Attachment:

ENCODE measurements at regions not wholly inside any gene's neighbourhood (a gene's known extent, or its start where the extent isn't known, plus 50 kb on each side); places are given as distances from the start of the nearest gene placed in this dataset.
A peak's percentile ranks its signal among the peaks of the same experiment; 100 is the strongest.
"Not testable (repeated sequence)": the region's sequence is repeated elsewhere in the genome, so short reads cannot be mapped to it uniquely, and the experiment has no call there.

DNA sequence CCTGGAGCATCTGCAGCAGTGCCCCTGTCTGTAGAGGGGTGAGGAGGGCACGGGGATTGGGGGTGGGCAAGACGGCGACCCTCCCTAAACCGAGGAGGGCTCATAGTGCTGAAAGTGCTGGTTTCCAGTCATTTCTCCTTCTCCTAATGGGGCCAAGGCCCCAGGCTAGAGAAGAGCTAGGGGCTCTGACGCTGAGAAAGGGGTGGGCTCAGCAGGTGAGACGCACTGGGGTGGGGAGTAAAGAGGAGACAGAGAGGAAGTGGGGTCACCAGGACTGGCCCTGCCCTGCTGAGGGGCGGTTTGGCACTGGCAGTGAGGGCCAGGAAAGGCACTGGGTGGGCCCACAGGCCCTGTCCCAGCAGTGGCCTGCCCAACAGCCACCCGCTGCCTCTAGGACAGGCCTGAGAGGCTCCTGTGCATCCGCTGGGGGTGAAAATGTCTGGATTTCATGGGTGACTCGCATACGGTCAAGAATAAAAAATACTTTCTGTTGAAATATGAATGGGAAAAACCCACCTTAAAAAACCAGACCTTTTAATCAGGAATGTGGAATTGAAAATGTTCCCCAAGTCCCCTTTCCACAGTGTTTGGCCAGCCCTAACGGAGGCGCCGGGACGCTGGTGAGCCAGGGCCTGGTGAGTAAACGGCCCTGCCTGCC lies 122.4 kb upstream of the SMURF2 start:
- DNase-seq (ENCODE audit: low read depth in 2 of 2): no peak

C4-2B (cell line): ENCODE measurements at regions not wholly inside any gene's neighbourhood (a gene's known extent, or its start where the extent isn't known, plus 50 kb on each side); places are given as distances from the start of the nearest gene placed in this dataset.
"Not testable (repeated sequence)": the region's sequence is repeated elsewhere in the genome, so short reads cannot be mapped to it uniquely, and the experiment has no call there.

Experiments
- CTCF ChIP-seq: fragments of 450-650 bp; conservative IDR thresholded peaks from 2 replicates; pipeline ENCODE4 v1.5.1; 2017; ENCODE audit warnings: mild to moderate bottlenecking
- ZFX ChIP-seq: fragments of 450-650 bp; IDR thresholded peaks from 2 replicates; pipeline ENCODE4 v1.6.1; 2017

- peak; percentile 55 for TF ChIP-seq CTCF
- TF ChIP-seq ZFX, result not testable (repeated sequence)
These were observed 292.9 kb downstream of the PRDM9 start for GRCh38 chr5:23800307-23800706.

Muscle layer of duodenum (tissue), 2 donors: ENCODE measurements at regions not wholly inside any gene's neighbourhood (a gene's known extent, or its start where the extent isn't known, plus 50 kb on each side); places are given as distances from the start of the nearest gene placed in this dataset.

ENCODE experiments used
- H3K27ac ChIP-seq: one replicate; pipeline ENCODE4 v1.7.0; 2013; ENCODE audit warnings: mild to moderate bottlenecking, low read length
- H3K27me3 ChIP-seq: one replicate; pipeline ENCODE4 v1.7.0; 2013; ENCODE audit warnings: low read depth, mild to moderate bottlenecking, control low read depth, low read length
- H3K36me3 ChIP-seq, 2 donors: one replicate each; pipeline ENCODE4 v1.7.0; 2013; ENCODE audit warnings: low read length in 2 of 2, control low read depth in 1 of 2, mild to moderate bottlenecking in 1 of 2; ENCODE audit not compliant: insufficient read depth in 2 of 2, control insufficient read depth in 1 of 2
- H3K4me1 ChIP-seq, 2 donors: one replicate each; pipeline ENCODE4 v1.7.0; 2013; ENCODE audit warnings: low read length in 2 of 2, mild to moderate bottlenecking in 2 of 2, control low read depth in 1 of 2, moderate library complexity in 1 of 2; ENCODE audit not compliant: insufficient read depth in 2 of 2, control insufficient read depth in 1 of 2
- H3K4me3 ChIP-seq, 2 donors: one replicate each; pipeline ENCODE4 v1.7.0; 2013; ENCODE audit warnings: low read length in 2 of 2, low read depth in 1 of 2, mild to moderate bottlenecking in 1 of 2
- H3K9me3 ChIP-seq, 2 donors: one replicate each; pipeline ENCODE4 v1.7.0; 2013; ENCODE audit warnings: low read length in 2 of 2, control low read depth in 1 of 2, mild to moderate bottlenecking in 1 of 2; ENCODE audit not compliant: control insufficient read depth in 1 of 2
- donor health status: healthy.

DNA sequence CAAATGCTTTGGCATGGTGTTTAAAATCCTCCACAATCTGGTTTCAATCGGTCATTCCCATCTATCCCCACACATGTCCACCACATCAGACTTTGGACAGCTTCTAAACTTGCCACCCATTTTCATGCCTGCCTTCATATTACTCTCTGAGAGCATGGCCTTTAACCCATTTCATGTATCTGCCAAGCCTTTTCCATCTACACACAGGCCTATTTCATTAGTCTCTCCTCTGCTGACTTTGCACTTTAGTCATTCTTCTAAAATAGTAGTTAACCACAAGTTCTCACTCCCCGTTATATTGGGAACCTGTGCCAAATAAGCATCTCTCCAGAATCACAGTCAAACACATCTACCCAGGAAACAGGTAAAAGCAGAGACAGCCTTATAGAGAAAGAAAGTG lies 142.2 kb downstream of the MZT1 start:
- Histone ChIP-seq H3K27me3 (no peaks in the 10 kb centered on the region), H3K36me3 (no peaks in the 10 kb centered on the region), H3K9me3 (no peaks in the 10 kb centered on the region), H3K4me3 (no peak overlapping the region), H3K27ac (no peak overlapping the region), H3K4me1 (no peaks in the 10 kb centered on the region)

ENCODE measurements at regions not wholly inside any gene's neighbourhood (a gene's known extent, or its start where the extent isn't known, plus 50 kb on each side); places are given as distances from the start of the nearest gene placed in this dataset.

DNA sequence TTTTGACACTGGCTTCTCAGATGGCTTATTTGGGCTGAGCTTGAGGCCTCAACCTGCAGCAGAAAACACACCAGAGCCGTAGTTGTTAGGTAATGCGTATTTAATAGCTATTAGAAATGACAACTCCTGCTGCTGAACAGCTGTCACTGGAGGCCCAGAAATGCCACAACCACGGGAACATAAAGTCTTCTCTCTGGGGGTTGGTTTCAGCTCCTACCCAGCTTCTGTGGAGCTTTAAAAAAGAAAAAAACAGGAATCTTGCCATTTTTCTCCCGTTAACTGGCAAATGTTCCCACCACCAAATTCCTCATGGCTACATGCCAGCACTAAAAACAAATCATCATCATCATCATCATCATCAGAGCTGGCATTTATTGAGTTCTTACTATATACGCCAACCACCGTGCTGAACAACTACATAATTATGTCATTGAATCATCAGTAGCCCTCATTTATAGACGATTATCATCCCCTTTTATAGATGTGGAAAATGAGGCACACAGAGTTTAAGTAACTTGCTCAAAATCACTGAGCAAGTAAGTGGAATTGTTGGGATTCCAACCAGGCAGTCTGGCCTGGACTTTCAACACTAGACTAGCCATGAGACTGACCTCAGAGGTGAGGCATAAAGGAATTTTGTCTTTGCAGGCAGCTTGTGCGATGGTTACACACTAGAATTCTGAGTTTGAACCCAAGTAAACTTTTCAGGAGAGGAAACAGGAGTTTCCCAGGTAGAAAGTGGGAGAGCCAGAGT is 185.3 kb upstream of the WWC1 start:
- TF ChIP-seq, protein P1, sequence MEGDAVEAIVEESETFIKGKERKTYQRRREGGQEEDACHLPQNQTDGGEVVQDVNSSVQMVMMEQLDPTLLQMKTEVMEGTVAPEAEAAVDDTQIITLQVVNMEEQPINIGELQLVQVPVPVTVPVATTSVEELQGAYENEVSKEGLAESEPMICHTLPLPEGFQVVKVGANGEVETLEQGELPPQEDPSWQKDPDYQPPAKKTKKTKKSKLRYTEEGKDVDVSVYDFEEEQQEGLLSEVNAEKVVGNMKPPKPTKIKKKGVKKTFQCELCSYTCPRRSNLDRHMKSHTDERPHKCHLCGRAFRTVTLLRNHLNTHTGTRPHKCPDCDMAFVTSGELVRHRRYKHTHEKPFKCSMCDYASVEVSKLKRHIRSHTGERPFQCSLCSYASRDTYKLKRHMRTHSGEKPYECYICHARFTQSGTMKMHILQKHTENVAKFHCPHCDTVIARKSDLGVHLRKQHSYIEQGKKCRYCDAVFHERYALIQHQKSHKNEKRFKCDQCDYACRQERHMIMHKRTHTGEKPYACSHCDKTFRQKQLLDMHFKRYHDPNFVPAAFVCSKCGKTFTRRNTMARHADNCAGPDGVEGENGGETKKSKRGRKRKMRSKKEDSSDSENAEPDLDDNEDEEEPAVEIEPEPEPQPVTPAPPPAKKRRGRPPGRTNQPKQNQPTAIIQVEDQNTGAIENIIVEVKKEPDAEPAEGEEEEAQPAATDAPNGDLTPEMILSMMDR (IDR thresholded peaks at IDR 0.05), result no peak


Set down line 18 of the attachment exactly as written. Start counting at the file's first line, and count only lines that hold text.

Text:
- H3K36me3 ChIP-seq, 2 donors: one replicate each; pipeline ENCODE4 v1.7.0; 2013; ENCODE audit warnings: low read length in 2 of 2, control low read depth in 1 of 2, mild to moderate bottlenecking in 1 of 2; ENCODE audit not compliant: insufficient read depth in 2 of 2, control insufficient read depth in 1 of 2